When we see adolescents for counselling, friendship or family issues, study skills or a range of other problems, it is unsurprising that many of them also report some kind of sleep difficulty. It can sometimes be hard to understand where this is coming from and why so many teenagers have trouble controlling their sleep patterns. This post aims to shed some light on the subject for both parents and teenagers.
The C. Ten percent of parents said their teen had sleep problems related to a health condition or medication; this reason was cited more often for teens with frequent vs. Among all parents of teens, there was a range of beliefs about the safety of using sleep aids at this age.
There are lots of reasons for this: excessive homework, too early school start times, and the intrusion of the internet into the bedroom. Young people naturally want to sleep from midnight to 9 AM— if school started at 10 AM, teens would be a lot healthier and happier. In a perfect world, the best way to ensure that teenagers get enough sleep is to work in your community is to start school later and I encourage you, dear reader, to contact your school superintendent right now and ask him or her why school starts so early in your town.
Is your child too worried to sleep? Twenty to thirty percent of school-aged children struggle to get to sleep and stay asleep all night, and anxiety is a common culprit. Here are 10 ways to end the worries and help everyone sleep better. Some kids even start worrying about sleep hours before bedtime.
Many teens don't get enough sleep, usually because they're busy and tend to skimp on sleep. But sleep problems can keep some teens awake at night even when they want to sleep. Over time, those nights of missed sleep whether they're caused by a sleep disorder or simply not scheduling enough time for the necessary ZZZs can build into a sleep deficit.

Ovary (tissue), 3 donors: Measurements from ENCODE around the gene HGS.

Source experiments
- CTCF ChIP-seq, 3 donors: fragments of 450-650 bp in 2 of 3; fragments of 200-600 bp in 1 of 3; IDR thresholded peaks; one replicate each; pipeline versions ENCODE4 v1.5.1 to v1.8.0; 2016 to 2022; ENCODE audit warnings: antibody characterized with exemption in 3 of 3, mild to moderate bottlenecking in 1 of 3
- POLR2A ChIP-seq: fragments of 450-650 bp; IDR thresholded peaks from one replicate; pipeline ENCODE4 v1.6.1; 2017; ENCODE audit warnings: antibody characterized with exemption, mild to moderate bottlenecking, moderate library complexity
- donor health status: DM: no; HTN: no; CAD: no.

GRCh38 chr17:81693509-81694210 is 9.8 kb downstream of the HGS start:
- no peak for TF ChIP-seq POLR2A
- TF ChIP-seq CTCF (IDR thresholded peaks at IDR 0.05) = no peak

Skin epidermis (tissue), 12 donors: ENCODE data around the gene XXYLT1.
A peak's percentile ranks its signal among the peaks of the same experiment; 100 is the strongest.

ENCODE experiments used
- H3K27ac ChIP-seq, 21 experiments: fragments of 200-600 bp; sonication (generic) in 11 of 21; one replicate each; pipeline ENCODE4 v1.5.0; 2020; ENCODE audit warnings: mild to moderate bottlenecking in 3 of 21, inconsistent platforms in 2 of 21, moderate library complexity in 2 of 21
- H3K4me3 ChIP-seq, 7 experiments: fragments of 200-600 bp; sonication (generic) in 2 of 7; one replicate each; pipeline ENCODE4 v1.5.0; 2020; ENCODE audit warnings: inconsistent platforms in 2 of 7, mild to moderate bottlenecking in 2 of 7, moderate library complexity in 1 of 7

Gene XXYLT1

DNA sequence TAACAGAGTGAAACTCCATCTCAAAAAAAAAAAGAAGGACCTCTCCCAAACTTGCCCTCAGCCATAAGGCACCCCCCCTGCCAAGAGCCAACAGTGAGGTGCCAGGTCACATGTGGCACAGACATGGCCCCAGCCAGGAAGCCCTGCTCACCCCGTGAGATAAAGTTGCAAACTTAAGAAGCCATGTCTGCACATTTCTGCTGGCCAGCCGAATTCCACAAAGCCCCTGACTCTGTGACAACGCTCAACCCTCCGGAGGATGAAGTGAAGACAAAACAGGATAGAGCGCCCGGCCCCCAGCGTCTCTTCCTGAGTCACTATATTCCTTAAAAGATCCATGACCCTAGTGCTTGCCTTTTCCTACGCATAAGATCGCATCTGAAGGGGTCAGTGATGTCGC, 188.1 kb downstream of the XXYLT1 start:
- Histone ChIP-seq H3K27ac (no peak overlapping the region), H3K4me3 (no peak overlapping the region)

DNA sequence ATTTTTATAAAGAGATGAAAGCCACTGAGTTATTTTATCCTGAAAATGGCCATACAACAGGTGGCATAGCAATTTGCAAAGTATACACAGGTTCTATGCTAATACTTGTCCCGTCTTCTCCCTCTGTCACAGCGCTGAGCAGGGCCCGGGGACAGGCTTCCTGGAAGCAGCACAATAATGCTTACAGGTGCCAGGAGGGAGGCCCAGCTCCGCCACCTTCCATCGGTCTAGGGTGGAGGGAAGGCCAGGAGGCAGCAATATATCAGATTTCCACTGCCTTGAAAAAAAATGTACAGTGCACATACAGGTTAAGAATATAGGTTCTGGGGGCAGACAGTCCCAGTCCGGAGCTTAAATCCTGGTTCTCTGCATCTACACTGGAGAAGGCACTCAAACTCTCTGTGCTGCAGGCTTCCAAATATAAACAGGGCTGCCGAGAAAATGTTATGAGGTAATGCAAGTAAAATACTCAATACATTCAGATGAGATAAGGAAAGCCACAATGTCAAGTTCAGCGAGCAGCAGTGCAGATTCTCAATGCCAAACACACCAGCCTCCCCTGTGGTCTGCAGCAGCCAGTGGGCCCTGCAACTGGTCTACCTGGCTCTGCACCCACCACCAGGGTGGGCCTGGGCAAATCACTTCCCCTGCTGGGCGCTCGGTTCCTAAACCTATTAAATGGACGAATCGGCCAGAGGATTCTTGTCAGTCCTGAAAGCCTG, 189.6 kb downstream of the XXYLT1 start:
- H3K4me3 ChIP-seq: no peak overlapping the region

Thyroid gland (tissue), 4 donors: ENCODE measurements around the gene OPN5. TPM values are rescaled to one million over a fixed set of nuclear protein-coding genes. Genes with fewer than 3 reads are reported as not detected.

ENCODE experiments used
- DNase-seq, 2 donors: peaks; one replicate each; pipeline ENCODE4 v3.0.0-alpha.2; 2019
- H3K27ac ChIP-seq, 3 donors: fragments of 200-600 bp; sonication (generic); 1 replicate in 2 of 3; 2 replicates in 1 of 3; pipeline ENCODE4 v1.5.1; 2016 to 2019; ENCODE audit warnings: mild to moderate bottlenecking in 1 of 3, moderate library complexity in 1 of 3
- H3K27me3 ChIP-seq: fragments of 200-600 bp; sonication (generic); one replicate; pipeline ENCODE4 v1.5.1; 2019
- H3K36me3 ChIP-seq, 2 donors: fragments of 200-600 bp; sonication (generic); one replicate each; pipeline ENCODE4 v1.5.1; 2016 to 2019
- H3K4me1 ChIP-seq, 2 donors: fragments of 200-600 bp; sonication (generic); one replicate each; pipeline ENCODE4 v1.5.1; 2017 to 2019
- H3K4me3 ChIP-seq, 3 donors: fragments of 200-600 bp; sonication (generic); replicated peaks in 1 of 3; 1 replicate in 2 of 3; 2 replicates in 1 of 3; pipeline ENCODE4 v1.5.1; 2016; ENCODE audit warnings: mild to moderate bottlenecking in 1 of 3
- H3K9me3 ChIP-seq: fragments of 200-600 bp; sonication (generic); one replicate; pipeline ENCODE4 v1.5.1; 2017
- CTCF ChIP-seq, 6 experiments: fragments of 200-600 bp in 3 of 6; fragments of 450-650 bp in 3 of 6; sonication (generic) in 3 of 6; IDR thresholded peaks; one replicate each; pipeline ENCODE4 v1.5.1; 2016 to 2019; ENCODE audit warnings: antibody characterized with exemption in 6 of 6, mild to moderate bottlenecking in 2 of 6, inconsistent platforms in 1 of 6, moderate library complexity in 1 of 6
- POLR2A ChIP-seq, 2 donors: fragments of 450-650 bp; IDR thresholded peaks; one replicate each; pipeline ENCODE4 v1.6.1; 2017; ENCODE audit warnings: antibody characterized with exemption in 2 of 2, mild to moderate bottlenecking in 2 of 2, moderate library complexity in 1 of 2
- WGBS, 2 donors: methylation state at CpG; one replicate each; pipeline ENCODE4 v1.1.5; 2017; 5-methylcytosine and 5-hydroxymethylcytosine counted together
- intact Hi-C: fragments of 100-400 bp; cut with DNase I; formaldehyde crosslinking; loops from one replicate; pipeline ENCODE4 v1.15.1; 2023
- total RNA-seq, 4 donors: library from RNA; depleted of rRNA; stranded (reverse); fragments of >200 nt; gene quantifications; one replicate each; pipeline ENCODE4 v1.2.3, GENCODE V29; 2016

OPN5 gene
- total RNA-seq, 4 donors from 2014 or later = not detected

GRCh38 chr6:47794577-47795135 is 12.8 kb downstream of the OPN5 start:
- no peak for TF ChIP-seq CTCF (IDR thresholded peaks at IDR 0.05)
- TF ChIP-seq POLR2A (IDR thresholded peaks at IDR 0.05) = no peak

Most teens don't get enough sleepusually because their schedules are overloaded or they spend too much time texting or chatting with friends until the wee hours of the morning. Other teens try to go to sleep early, but instead of getting much-needed rest, they lie awake for hours. Over time, nights of missed sleep whether they're caused by a sleep disorder or simply not scheduling enough time for the necessary ZZZs can build into a sleep deficit or sleep debt.
Your teen would love nothing more than to stay up all night playing video games or reading a fantasy novel. But the truth is, sleep deprivation makes ADHD symptoms exponentially worse — and can have other negative health effects, too. In fact, aside from interesting dreams, the whole point of sleep is to be bored; to melt away your daily cares, so you can rejuvenate for another day.
We respect your privacy. Then, they probably spend a chunk of the weekend catching up on sleep. But what drives these teen sleep habits?
Besides leaving your teen yawning and cranky during the day, sleep deprivation can increase the chances that he or she will perform poorly in school, become depressed or stressed out, get colds more frequently, or have an accident while driving. If your teen seems tired and irritable all the time, you might blame these changes on the infamous hormonal swings that accompany adolescence, but they could be signs of insufficient sleep. First off, your teen may claim to not have enough time to sleep, given all the homework and other responsibilities that he or she has.